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Colin62
15th Apr 2015, 09:15 AM
I've turned handles for some coffee spoons with some indigenous South African timbers. Nothing fancy, just quick and dirty, but I thought some might be interested in seeing some of our timber. From left to right - wild olive; African blackwood and sneezewood. The olive and sneezewood are from old fence posts, and the blackwood is a piece given to me by a friend. They're all very hard but work well and take a good finish. I've always loved turning olive, the grain is just wonderful, and the blackwood is also beautiful. It's the first time I've turned sneezewood, and yes, I sneezed, while trimming it on the band saw. I took care not to create much dust while sanding on the lathe.

Finish on all three is just sanding (ending on a old and almost smooth piece of 400 grit abronet) and then buffed on the a cloth buffing wheel. I didn't want to oil them yet, as I wanted to keep the smell of each timber for a while.

The coffee spoons are from Woodcraft in the US.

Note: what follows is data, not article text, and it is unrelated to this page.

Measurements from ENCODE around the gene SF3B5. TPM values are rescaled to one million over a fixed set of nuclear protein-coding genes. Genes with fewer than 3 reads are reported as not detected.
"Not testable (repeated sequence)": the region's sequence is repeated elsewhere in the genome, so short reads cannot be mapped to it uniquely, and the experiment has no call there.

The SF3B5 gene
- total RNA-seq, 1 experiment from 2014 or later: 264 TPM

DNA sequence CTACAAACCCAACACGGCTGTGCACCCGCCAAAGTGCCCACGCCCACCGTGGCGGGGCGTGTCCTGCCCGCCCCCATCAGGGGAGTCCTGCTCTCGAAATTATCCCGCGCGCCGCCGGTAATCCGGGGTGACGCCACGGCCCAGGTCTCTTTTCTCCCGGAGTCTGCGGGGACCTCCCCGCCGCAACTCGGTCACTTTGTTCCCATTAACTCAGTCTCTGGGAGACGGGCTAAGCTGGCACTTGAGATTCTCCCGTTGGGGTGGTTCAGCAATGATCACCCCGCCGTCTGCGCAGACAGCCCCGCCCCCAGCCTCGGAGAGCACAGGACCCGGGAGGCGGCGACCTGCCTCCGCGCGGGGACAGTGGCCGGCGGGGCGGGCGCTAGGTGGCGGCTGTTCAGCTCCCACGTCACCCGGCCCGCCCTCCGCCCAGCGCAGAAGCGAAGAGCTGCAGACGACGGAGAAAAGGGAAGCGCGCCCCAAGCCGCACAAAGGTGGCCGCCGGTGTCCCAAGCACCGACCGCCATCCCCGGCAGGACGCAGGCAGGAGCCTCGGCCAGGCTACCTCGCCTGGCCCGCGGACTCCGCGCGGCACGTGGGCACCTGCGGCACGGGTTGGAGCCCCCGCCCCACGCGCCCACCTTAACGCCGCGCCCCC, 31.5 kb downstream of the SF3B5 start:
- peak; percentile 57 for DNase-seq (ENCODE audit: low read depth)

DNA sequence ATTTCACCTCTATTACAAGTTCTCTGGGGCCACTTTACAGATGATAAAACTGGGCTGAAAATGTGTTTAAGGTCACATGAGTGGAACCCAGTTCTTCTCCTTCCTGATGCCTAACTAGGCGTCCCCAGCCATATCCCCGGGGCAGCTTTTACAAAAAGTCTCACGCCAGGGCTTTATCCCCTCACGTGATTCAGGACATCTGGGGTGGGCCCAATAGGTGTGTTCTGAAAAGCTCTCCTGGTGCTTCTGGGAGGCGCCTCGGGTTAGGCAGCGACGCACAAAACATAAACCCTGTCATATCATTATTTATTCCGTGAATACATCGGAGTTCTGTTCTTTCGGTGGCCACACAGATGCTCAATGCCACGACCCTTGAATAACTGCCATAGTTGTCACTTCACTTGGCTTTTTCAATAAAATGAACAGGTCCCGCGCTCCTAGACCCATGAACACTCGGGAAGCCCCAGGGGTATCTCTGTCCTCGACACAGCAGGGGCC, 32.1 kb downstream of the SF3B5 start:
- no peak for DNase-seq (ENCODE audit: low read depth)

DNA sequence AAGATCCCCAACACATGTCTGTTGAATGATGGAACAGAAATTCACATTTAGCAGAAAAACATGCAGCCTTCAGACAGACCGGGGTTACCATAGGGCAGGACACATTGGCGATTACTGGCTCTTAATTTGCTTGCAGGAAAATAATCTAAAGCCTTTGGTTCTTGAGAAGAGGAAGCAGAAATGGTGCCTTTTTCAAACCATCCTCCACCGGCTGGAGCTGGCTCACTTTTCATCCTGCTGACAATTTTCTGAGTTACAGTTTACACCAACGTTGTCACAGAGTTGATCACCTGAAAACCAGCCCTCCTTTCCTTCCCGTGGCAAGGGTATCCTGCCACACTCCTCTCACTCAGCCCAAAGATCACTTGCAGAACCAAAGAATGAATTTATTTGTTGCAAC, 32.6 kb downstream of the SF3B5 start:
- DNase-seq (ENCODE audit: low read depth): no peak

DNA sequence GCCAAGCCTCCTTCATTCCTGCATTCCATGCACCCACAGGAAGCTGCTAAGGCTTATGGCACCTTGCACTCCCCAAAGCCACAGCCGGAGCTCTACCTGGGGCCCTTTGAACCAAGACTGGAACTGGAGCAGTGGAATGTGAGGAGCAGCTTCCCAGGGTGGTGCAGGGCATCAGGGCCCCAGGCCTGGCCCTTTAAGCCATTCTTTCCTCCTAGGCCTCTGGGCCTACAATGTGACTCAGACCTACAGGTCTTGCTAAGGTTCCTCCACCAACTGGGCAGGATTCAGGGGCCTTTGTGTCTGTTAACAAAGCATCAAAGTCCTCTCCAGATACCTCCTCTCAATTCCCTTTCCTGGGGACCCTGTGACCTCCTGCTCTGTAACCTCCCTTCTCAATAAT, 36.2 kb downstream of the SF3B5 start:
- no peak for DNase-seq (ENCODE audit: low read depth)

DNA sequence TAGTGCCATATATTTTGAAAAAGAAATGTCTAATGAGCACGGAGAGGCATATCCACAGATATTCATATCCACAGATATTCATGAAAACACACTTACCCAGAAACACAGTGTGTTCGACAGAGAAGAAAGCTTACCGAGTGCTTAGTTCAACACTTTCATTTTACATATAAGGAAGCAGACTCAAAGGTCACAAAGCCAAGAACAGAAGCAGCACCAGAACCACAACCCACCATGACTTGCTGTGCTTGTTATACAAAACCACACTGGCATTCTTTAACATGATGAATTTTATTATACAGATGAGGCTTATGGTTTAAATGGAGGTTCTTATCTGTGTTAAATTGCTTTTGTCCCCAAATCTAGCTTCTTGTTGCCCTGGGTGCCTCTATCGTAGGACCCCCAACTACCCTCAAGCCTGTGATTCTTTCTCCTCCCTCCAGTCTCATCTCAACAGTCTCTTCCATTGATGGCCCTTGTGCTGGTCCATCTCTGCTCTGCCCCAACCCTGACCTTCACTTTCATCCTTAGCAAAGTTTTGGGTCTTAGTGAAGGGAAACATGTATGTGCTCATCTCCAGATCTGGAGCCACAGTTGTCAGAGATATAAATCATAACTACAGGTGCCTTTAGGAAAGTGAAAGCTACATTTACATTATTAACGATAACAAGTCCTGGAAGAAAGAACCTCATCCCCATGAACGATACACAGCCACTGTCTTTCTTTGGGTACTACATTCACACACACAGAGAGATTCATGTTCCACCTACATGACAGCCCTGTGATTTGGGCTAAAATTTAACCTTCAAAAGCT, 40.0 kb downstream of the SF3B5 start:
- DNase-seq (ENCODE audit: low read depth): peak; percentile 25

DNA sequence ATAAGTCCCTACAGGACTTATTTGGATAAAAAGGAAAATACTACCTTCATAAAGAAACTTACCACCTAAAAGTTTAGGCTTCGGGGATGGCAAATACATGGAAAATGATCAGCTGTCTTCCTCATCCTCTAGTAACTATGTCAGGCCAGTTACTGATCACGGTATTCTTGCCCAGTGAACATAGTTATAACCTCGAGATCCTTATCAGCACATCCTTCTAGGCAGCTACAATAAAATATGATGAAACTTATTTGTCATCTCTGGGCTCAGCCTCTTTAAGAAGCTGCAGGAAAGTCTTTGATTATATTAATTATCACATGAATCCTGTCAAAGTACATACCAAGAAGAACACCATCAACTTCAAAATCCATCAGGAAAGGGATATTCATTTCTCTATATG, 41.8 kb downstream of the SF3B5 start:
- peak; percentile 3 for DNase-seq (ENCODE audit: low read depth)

Any comments and criticism welcome :)

dai sensei
15th Apr 2015, 12:03 PM
Can't say I know of "sneezewood", do you have an actual species name?

MAPLEMAN
15th Apr 2015, 01:12 PM
Can't say I know of "sneezewood", do you have an actual species name?Ptaeroxylon Obliquum...extremely durable and prized for fence posts.Native of South Africa...MM:2tsup:

Colin62
15th Apr 2015, 05:23 PM
Thanks MAPLEMAN, I should have put the species in the OP.

Wild olive - Olea europaea subspecies africana
African blackwood - Dalbergia melanoxylon
Sneezewood - Ptaeroxylon obliquum

Sneezewood was used extensively for fence posts and railway sleepers as well as for fuel. It's hardness and oiliness make it good for bearings too. I've not found any for sale commercially, and was lucky to be offered a couple of old fence posts when visiting a farm recently. The tree is protected, which explains the scarcity of commercial timber.

Christos
16th Apr 2015, 06:10 PM
Nice going on the coffee scoops. Does the wild olive have grain swirling with colour difference quite noticeable?

Colin62
16th Apr 2015, 08:15 PM
Yes, it's a very striking grain, and very pretty.